HIV/Malaria co-infection: Effect of HIV infection on antimalarial treatment outcomes in children in Zambia

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Mwale-Mutengo, Mable
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Children co-infected with HIV-1 and malaria are more likely to suffer from malaria and may respond poorly to anti-malarial treatment due to immunosuppression resulting from HIV infection. This study provides results of antimalarial treatment outcomes in children co-infected with HIV and malaria. The study was a health facility based case control study and was conducted between December 2006 and October 2007. One hundred and twenty four children were recruited from five study sites with stable and unstable malaria transmission patterns. Among the 124 children recruited, 9 had HIV-1 and malaria co-infections (cases) while 113 were non-HIV-1 and malaria infected (controls). Treatment was according to the Zambian government malaria treatment policy guidelines; thus Quinine for complicated malaria and Artemether Lumefantrine (Coartem) for uncomplicated malaria. All the children recruited were followed-up for 28 days. Eighty children completed the day 28 follow-up. Clinical assessment and malaria parasite examination were done on each day of the visit while samples for PCR were collected on day 14 and any day thereafter if the patient was malaria positive by blood slide. Molecular genotyping was used to distinguish re-infection parasites from recrudescent parasites. Data was analyzed with SPSS version 11.0. Chi-square test was used to test for significant differences of baseline data among the two groups and the difference in means was measured with the unpaired t-test. Tests of significance could not be performed on treatment outcomes because of the low numbers of patients in the case group. Out of the 80 children who completed day 28 follow-up, 8 were cases and 72 were controls. The mean haemoglobin levels among children in the case and control groups at baseline was 6.62 ±2.71 and 9.55±2.40 respectively (p-value <0.05). The parasite count geometric means for the case and control groups were 11501 and 7550 respectively. The mean CD4 counts for the children in the case group 356± 138.47 while the control had 1171.86±445.18 (p-value <0.05). Fifty percent of the cases presented with complicated malaria upon recruitment as compared to 6.9% in the controls. A total of 16 post treatment positive samples were recorded of which 4 were positive by both microscopy and 12 were positive by PCR only. In order to distinguish re-infection parasites from recrudescent, all the 16 positive post treatment samples were genotyped. Out of the 16 post treatment malaria positive samples recorded, 5 (31.3%) were due to re-infections and 10 (62.5%) were recrudescents. Recrudescent parasites were seen in 6.2% and 62.5% of the cases and controls respectively. Treatment failure rates within the case and control groups were I (12.5%) and 10 (13.8%) respectively. Our study has documented higher parasitaemia and prevalence of severe malaria among HIV-1 malaria co-infected children. However, the study findings have shown that the risk of developing treatment failure is less likely among children with severe immunosuppression as seen in HIV malaria infected children. These results may not be significant and conclusive due to a number of factors including the low prevalence rates of HIV and malaria co-infections and small study sample size.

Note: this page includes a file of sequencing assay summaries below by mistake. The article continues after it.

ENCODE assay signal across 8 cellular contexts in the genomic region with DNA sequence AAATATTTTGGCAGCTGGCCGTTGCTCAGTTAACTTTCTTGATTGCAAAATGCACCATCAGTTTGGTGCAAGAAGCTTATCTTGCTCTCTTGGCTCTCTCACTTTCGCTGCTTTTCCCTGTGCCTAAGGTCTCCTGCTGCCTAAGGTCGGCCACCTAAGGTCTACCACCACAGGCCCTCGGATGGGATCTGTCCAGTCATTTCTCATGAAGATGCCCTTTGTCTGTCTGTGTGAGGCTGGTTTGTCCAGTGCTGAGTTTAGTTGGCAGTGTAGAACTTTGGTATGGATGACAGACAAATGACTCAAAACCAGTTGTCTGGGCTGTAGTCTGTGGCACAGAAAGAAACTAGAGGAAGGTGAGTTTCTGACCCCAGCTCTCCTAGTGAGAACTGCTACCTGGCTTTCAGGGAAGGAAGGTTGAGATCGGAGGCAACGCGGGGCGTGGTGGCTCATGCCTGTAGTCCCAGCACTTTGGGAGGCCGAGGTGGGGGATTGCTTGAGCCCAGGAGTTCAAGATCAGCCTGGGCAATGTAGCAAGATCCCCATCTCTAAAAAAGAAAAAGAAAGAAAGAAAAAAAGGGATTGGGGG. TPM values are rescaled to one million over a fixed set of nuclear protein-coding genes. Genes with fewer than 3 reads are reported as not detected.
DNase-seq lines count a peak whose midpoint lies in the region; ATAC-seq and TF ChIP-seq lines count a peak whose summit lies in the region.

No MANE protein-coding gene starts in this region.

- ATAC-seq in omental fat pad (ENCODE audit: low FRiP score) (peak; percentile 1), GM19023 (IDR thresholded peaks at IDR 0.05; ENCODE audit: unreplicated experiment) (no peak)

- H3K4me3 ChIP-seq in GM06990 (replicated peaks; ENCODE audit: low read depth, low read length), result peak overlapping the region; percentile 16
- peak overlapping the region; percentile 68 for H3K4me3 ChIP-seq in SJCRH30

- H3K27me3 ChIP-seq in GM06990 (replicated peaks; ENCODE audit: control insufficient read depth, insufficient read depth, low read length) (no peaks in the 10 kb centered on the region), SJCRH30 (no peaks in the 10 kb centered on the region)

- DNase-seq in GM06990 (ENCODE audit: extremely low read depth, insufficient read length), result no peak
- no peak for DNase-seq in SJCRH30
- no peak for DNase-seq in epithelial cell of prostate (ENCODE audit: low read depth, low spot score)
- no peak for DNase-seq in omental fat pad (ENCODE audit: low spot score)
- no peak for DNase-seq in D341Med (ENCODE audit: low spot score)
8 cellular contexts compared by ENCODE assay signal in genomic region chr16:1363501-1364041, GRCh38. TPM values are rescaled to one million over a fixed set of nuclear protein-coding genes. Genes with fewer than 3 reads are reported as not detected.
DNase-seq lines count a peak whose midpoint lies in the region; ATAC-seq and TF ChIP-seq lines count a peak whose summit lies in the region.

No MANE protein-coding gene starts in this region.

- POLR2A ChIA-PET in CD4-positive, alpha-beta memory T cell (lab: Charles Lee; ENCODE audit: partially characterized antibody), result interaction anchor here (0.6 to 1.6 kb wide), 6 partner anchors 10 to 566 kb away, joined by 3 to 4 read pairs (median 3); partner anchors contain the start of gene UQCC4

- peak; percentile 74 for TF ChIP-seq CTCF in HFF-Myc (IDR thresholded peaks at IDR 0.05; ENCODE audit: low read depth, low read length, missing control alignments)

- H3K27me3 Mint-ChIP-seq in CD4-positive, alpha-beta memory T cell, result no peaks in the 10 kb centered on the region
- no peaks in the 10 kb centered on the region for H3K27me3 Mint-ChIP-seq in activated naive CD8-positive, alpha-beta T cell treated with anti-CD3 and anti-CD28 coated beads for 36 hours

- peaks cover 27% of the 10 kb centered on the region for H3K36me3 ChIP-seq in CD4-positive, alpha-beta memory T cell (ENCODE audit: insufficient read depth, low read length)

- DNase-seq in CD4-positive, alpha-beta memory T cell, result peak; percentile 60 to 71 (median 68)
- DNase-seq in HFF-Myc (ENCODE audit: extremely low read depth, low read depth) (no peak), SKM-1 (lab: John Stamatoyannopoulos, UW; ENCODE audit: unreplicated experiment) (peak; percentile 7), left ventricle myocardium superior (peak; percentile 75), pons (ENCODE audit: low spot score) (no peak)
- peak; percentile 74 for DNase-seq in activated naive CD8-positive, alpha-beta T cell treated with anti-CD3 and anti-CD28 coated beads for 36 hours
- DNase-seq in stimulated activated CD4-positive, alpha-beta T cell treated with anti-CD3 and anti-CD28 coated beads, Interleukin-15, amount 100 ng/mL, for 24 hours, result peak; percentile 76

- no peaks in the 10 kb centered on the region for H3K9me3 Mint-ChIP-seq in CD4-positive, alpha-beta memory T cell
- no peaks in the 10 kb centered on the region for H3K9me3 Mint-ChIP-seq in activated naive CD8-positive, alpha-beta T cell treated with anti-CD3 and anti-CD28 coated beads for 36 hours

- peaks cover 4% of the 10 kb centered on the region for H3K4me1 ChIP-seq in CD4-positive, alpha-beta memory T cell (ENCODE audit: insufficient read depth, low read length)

Malaria- - Zambia , HIV- - Zambia